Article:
NASA safety panel skeptical of Starliner readiness for crewed flight
WASHINGTON — The chair of a NASA safety panel urged the agency not to rush into a crewed test flight of Boeing’s CST-100 Starliner vehicle, calling for an independent “deep look” at technical issues with the spacecraft.
Speaking at a May 25 public meeting of the Aerospace Safety Advisory Panel, Patricia Sanders, chair of the committee, expressed skepticism that NASA and Boeing will be able to close known issues with Starliner in time for a launch currently scheduled for as soon as July 21.
“There remains a long line of NASA processes still ahead to determine launch readiness” for the Crew Flight Test (CFT) mission, the first crewed flight of the spacecraft with two NASA astronauts on board. “That should not be flown until safety risks can either be mitigated or accepted, eyes wide open, with an appropriately compelling technical rationale.”
She noted the projected launch date, but added it was simply an “opportunity in the launch schedule” and manifest of planned missions to the station. The current launch date for CFT would fit between a cargo Dragon mission, slated to depart the ISS in early July, and the Crew-7 Crew Dragon mission planned for launch in mid-August. That date, she said, is “not necessarily an acknowledgment of readiness to conduct that flight test.”
When NASA and Boeing announced March 29 the July launch date for CFT, a three-month slip, officials said it would give them more time to complete certification of the spacecraft, notably its parachutes. The delay would also allow them to check avionics systems in the spacecraft after finding a logic error in one unit.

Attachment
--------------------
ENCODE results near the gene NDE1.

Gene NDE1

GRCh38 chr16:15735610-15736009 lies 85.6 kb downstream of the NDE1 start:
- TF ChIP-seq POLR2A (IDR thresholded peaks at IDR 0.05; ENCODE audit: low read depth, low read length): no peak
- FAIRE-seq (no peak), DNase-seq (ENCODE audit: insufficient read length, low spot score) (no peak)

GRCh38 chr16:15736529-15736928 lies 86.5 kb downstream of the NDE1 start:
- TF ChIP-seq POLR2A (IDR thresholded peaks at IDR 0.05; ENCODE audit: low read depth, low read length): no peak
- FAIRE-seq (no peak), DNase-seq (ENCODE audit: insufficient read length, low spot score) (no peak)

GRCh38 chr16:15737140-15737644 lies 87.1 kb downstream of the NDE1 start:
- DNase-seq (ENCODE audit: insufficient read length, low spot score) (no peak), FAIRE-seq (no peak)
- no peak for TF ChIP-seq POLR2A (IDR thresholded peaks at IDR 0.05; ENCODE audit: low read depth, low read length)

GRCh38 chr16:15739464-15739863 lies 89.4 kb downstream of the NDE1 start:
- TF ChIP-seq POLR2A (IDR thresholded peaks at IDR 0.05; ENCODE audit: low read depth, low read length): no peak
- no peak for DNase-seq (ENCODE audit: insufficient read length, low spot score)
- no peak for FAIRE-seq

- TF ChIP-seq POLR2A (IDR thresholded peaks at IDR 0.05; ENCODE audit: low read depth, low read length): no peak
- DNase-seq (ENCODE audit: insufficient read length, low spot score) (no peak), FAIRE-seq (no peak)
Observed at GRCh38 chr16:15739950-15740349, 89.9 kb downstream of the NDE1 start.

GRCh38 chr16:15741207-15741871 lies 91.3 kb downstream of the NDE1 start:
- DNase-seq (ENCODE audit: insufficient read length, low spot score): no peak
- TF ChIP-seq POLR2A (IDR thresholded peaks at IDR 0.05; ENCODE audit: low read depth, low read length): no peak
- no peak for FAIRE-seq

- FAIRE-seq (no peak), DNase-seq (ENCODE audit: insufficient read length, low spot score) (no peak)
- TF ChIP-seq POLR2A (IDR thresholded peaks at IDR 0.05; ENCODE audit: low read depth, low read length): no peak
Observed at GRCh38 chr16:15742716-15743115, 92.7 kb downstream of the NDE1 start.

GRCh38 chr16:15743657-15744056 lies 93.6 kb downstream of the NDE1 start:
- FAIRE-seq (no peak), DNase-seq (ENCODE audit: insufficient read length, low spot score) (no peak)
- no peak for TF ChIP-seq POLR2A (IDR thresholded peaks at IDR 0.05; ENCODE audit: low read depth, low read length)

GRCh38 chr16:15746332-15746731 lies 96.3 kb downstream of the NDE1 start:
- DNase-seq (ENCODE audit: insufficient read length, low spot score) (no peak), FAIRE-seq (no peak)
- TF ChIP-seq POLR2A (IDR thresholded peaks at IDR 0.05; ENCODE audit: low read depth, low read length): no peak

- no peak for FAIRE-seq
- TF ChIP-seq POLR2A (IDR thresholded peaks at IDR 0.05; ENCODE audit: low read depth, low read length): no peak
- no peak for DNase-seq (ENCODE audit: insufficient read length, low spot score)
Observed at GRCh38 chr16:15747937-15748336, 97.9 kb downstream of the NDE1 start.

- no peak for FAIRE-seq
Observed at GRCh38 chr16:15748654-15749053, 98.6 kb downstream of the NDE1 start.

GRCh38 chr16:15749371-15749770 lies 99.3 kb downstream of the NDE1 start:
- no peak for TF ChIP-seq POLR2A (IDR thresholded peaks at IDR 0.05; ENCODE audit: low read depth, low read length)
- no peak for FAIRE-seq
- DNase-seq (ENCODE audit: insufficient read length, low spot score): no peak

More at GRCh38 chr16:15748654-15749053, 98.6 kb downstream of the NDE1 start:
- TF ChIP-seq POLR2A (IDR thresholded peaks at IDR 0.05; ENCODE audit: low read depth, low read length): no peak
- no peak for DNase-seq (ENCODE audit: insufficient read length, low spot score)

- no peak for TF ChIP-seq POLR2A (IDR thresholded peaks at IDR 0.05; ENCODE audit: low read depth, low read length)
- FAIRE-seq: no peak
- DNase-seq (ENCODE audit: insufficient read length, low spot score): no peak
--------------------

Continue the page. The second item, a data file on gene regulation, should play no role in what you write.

Parachute certification remains a “pacing item” for the launch, Sanders said, but also brought up several other issues, some of which she said were only recently revealed through analysis of data products as part of the certification process. She mentioned specific open risks of ongoing integrated software testing as well as battery sidewall rupture concerns, a risk accepted “for the interim only.”
“It is imperative that NASA not succumb to pressure, even unconsciously, to get CFT launched without adequately addressing all the remaining impediments to certification,” she said, adding that any decision to accept risk for the short-duration CFT flight should not justify accepting it for later operational flights lasting up to six months.
“Given the number of remaining challenges to certification of Starliner, we strongly encourage NASA to step back and take a measured look at the remaining body of work with respect to flying CFT,” she concluded, arguing that the agency should bring in an independent team, such as from the NASA Engineering and Safety Center, “to take a deep look at the items on the path to closure.”
Neither Boeing nor NASA have provided many updates on the status of preparations for the CFT mission. A Boeing website devoted to Starliner updates was last updated with the March announcement of the new July launch date.
At a May 16 meeting of the NASA Advisory Council’s human exploration and operations committee, Phil McAlister, director of the commercial space division in NASA’s Space Operations Mission Directorate, reiterated the planned CFT launch date of no earlier than July 21. “We’ve made a lot of good progress over the last three or four months on the hardware. I think the hardware is in good shape,” he said.
However, he said that certification work continued on the vehicle and was the pacing item for CFT. Parachute verification was the “long pole” in completing that work, with more parachute testing planned before the mission. “That could potentially affect the date of the flight,” he said. “At this point, if the tests go nominally, we should have plenty of time to make the July 21 date. But, you never know. That’s why we do these tests.”